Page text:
Regarding the documented requirements, this is an area that agile may be able to help. If you use the user story format and push the fact that the stories themselves are just aide memoirs for a proper conversation, that may help get the development team and the business communicating more closely. The user story format is an easy format for the business to create, and since they are short (because a lot of the detail is in the actual conversation) the activation energy needed to persuade the business to create them should be low. You can extend this by listing the Conditions of Satisfaction for each story and get the developers to demo these in a regular demo. This will push the developers to at least do some level of testing before it is 'ready' for QA. This is clearly not perfect but it is a baby step towards nirvana.

For the 2 week iterations and estimation, could you push towards using story points as an estimation mechanism? These are not time based but do give a way to track progress. I'm not 100% confident that this will work too well without a good working relationship between the QA and development teams, but it could be worth trying. I presume the reason the developers are so anti-estimating is because they have been burnt historically by being held to estimates. You need to work hard to ensure this does not happen. Story points are a good way to try something different as a kick starter, but once you have some estimates you have to make sure they are used carefully. You don't want to lose the teams trust, as it sounds like it will be difficult to get back.

So, in summary, I suggest the following steps:

  1. Push unit testing with the development team. Once this is established, try to extend this role to include more testing, but stick to automation testing initially so that at least the testing involves cutting code.
  2. Try using user stories as a way to document requirements. However, make sure everyone knows that the real requirements are captured in a conversation still, and the stories are just a reminder of the conversation.
  3. Use Conditions of Satisfaction and a regular demo of progress to push developers to engage and perform some level of feature testing.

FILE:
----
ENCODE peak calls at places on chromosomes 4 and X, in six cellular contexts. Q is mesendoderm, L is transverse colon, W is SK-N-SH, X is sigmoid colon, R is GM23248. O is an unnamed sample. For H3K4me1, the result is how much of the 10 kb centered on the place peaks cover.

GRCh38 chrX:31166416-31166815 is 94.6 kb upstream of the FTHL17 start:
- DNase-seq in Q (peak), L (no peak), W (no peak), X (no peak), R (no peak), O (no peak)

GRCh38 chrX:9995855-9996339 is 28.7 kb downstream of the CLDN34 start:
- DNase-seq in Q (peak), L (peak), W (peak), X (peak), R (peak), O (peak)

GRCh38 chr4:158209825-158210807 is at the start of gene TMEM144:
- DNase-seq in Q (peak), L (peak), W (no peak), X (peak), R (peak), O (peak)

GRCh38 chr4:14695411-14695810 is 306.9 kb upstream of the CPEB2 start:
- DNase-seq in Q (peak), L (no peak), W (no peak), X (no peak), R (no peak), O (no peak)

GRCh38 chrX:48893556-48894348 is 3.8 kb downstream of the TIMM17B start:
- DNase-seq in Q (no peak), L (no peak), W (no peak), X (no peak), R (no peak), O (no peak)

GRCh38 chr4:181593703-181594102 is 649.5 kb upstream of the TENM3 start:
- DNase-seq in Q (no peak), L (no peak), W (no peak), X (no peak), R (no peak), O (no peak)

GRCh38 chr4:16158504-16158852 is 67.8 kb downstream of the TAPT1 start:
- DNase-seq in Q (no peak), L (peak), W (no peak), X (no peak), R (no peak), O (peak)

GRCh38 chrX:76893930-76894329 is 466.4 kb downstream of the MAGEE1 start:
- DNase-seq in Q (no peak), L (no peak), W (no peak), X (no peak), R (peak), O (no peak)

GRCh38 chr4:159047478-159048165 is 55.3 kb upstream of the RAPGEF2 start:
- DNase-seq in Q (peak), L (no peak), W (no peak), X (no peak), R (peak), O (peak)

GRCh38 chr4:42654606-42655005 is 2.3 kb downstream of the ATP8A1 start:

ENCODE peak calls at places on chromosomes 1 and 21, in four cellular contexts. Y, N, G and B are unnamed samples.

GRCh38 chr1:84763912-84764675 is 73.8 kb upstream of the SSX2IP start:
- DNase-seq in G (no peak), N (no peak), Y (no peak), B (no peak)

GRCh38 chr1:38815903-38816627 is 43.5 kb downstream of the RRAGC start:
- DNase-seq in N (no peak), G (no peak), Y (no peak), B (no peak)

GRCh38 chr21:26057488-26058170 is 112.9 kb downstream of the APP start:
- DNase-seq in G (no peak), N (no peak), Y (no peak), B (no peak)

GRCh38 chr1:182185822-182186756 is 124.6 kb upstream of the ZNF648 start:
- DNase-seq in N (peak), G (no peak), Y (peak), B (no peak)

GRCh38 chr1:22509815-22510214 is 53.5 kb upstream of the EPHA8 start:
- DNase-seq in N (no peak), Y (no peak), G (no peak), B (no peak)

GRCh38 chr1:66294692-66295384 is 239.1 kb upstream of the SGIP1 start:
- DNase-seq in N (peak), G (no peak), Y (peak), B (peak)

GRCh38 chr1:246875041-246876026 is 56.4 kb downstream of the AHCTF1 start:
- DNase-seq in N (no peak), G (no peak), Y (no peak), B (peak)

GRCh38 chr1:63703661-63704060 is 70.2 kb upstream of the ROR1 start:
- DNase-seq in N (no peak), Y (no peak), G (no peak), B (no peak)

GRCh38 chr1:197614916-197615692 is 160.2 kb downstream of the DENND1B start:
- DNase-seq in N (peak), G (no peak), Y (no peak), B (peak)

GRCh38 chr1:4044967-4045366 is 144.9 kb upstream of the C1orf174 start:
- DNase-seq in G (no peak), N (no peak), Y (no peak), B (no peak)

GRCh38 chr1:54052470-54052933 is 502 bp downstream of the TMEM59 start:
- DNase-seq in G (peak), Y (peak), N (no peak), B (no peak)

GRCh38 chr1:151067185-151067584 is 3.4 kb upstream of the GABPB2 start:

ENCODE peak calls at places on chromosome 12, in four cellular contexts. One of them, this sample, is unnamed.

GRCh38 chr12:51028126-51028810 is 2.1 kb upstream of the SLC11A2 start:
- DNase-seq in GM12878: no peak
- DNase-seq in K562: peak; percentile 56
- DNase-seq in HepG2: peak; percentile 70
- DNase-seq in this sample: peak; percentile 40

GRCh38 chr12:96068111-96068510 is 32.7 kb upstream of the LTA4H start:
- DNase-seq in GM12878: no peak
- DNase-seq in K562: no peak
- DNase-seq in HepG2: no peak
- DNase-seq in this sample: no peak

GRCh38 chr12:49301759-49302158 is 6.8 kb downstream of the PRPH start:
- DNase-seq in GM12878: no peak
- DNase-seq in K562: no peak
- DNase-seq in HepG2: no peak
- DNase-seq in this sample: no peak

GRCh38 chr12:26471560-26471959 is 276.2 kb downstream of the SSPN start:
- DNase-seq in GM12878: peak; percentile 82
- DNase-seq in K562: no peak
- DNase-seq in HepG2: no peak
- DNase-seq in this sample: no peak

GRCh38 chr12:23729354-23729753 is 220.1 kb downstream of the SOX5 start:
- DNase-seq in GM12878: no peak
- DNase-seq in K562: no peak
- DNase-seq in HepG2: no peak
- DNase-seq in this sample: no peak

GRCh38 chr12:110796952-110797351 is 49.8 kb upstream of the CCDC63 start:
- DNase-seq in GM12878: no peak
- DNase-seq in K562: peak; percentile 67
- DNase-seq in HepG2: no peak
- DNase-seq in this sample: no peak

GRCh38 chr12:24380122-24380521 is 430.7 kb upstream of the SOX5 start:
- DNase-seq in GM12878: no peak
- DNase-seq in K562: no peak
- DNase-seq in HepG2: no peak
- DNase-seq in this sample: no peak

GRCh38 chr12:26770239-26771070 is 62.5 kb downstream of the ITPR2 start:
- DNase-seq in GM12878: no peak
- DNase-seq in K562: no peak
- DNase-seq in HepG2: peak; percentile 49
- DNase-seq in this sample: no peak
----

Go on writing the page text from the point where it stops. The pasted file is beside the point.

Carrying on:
4. Try using story points for estimating the effort required, but make sure you are careful about how you use the estimated progress.

Good luck, it sounds like you have a fun few months ahead of you. Changing peoples' mindset is not a quick thing to do, so don't rush this process. If you can only improve one aspect, don't worry at least you've improved something.

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I'm not sure where your authority lies in this, but it's not a methodology problem you have, it's a responsibility/accountability problem. And until/unless management gets involved, nothing will change.

The problem is that you have a group of people who are determining what their job is, and what they're willing to do, even if they're told different.

The only way to correct or change this is to demonstrate 'why' management must get involved. Outline the problems form the last project. Show how the suggested changes will improve things. Show them how much this attitude is costing them (re-work, delays, bug-fixes, etc.)

Explain to mgmt that you have a team that is unwilling to estimate how long something is going to take because they dont' want to be help to that. Mgmt is paying for that time, so how can they forecast anything or track unless they're given something at the outset? anything less means the dev team has an open budget to take as long as they want.